We have seen how defamiliarization establishes contrasts in these texts. However, it is crucial to note these opposites do not exist independently, rather a melding of the two serves as a unifying thread between two worlds as well as amidst these texts. Dark and light, beauty and horror, the natural and mechanical are all painted in their contrasting colors but they are also skillfully intertwined with staggering similarities. Such a blur between opposites invariably creates the whole. Carlyle astutely remarks, "that in the whole picture there are bright lights as well as gloomy shadows" (11). His description of the "boundless grinding collision of the New with the Old" (12), is touched on by Lawrence, whose voyages from rural Italy to mechanized Switzerland point out contrasting worlds that nevertheless subsist simultaneously. Lawrence nearly echoes Carlyle's words: "Men are grown mechanical in head and in heart, as well as in hand" (4), when at the closing of Twilight in Italy, he indicates the existence of "mechanical activities that engage the human mind as well as the body" (168). Although establishing distinctions between the mechanical and what Carlyle calls dynamic and Lawrence explains as emotional and sensual, the two nevertheless conclude that the mental and physical share common grounds, that mechanical activities "engage the human mind as well as the body," and that the deconstruction of opposites persists.
Lawrence's cohesion of dark and light is an element of his defamiliarization of objects and concepts. He melds the two by renewing this art of perceiving dark and light, muddling the distinction between opposites as seen in this passage in the opening of "San Gaudenzio":
The days go by, through the brief silence of winter, when the sunshine is so still and pure, like iced wine, and the dead leaves gleam brown, and water sounds hoarse in the ravines. It is so still and transcendent, the cypress trees poise like flames of forgotten darkness, that should have been blown out at the end of the summer. For as we have candles to light the darkness of night, so the cypresses are candles to keep the darkness aflame in the full sunshine.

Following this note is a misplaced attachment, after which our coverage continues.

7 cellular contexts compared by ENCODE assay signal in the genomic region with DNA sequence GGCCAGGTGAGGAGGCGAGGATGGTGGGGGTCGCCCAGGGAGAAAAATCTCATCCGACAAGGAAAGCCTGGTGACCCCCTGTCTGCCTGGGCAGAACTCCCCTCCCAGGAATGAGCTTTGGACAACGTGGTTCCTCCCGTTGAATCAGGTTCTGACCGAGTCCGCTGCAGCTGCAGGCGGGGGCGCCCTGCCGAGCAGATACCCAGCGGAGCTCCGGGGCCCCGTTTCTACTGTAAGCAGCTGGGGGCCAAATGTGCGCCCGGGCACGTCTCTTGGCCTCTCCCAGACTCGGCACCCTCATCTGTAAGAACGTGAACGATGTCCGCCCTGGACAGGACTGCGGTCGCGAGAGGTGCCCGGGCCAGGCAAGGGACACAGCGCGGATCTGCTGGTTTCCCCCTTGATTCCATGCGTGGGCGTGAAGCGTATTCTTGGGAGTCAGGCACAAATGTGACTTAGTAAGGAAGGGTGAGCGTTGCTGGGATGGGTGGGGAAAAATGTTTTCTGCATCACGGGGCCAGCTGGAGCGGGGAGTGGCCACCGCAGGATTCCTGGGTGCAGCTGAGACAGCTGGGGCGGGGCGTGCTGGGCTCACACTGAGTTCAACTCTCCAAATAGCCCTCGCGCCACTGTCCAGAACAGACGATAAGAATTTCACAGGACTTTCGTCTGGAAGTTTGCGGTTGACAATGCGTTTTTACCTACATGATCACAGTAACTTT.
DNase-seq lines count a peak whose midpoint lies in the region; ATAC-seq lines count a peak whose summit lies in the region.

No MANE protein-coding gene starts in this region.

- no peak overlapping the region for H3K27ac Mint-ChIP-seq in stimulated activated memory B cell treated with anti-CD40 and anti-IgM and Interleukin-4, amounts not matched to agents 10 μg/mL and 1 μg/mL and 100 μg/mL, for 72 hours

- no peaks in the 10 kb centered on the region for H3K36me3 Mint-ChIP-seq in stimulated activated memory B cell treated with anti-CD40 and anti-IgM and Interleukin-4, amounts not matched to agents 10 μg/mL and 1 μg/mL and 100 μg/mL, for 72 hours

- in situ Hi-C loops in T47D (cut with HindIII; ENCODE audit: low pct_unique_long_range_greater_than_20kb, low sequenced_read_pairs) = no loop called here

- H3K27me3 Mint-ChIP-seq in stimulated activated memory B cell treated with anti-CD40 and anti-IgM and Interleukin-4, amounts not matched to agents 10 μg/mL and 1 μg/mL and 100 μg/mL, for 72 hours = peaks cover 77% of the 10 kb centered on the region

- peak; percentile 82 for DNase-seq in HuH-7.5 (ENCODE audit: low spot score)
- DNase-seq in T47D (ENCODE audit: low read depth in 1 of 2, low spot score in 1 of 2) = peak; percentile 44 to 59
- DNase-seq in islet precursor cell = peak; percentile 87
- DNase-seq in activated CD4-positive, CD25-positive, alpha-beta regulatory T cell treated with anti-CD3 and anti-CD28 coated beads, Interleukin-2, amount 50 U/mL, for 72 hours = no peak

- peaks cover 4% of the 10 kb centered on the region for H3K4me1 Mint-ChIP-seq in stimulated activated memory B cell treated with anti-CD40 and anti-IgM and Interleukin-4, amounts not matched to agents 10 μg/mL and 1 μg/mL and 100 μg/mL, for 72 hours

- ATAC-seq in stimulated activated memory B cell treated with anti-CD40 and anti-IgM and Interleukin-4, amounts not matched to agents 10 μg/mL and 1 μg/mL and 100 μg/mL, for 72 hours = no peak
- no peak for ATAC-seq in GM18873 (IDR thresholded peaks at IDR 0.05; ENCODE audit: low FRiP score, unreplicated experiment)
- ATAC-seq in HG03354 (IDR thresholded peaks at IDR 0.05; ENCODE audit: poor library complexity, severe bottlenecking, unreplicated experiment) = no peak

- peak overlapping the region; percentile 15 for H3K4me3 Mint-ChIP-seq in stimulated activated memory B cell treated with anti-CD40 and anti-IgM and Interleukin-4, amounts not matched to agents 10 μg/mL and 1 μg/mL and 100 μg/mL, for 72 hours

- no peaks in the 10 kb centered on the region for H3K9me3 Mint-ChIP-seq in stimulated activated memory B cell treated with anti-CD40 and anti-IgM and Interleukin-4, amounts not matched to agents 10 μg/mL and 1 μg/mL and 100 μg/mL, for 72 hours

The description of "darkness aflame" in the sunshine blurs the effects of dark and light, indicating the possibility of both existing at the same time. By combining notions of light and dark, Lawrence deconstructs opposites, indicating that the two are not as unrelated as may seem. His use of rich descriptions, such as "iced wine" and "flames of forgotten darkness," color his prose with a rich and poetic language that coaxes such contrasts together. Thus language plays a fundamental role in the paring of dark and light and by means of this defamiliarization, the reader recognizes how the two can coexist.
Dillard too addresses this notion of combining opposites in her discussion of light and darkness, distorting our conceptions of each: "If we are blinded by darkness, we are also blinded by light. When too much light falls on everything, a special terror results" (22). Here Dillard defamiliarizes blindness, indicating that both dark and light, although opposites, can have jarringly similar effects on the individual's senses, yet again indicating that contrasting elements share common characteristics in the realm of nature.
Thus both Lawrence and Dillard establish that elements cannot simply be measured in terms of opposites but rather that blending dark and light, horror and beauty, and the mental and physical creates a full understanding of the present. Carlyle's "Signs of the Times" grasps the didactic message created by both Lawrence and Dillard: "This is as it should be; for not in turning back, not in resisting, but only in resolutely struggling forward, does our life consist" (12). This emphasis on the present, on a reevaluation of existing conditions, is made possible by distorting images and time by means of vivid and rich language, defamiliarizing the way in which objects and actions are experienced. Thus Dillard is able to claim: "I cannot in all honesty call the world old when I've seen it new" (241). Seeing anew in this way is enabled by what Russian Formalists called defamiliarization, accomplished by a literary emphasis on language as a guiding influence on how concepts are understood. Mechanization, nature, religion, the physical, and the mental are not merely thrust at the reader; they are transformed and made acceptable as a result of the application of such careful and enriched literary techniques.
Carlyle, Thomas. "Signs of the Times." Victorian Web.
Dillard, Annie. Pilgrim at Tinker Creek. New York: Harper & Row, 1974.
Lawrence, D.H. "Twilight in Italy." D.H. Lawrence and Italy. New York: Penguin Books, 1972.
Selden, Raman and Peter Widdowson. A Reader's Guide to Contemporary Literary Theory, Third Edition. Kentucky: University Press of Kentucky, 1993. pp. 31-33.
Last modified 16 December 2003